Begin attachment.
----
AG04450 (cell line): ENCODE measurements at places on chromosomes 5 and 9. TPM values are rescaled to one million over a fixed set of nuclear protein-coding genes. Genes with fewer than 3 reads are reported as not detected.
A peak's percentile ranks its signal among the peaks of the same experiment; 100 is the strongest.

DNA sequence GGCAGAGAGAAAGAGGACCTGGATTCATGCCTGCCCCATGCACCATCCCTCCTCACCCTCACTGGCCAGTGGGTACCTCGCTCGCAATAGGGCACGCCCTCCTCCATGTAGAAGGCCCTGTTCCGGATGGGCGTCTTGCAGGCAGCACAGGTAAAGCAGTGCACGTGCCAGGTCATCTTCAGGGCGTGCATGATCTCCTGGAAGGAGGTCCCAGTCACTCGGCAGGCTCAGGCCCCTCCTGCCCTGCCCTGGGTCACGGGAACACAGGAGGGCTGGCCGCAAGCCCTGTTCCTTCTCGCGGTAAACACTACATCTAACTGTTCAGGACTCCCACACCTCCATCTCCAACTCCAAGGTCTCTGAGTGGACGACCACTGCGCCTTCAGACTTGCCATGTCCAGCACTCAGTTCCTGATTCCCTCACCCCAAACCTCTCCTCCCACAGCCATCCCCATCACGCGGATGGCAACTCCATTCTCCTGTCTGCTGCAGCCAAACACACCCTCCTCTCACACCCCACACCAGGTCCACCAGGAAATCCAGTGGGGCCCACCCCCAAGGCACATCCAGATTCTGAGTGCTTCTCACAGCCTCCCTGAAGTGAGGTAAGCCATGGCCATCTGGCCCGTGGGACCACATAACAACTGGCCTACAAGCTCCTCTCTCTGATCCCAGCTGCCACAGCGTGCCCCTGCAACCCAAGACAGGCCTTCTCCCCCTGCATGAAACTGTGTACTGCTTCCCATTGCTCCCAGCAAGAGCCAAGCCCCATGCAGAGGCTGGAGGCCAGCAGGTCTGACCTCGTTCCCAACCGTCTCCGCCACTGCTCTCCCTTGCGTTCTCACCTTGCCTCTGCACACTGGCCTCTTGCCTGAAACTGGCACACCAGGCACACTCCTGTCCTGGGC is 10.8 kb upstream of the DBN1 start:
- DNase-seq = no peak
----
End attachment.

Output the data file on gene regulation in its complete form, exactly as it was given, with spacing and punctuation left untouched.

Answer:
AG04450 (cell line): ENCODE measurements at places on chromosomes 5 and 9. TPM values are rescaled to one million over a fixed set of nuclear protein-coding genes. Genes with fewer than 3 reads are reported as not detected.
A peak's percentile ranks its signal among the peaks of the same experiment; 100 is the strongest.

DNA sequence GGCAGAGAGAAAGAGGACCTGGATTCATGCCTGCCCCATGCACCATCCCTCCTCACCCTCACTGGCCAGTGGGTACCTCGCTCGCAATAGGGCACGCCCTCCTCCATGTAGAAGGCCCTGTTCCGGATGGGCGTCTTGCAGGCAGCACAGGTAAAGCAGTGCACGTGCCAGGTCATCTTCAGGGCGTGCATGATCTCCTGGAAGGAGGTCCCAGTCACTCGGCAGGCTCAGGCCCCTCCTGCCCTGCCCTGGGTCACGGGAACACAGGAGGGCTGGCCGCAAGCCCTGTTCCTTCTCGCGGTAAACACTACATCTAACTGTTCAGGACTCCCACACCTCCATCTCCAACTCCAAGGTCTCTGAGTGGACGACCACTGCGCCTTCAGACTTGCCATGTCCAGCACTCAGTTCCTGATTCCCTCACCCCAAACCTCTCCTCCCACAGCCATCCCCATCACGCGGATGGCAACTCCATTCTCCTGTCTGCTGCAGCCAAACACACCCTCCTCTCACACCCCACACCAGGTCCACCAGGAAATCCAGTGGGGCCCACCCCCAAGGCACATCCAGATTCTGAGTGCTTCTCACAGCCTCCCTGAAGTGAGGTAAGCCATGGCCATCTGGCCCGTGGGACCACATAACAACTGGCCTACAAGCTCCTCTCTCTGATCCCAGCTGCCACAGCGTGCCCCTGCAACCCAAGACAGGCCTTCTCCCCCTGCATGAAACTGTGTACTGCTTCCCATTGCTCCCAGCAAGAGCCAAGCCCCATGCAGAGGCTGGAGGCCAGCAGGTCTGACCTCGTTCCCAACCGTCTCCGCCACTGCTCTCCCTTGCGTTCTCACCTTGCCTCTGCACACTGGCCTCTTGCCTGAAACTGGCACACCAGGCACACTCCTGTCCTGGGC is 10.8 kb upstream of the DBN1 start:
- DNase-seq = no peak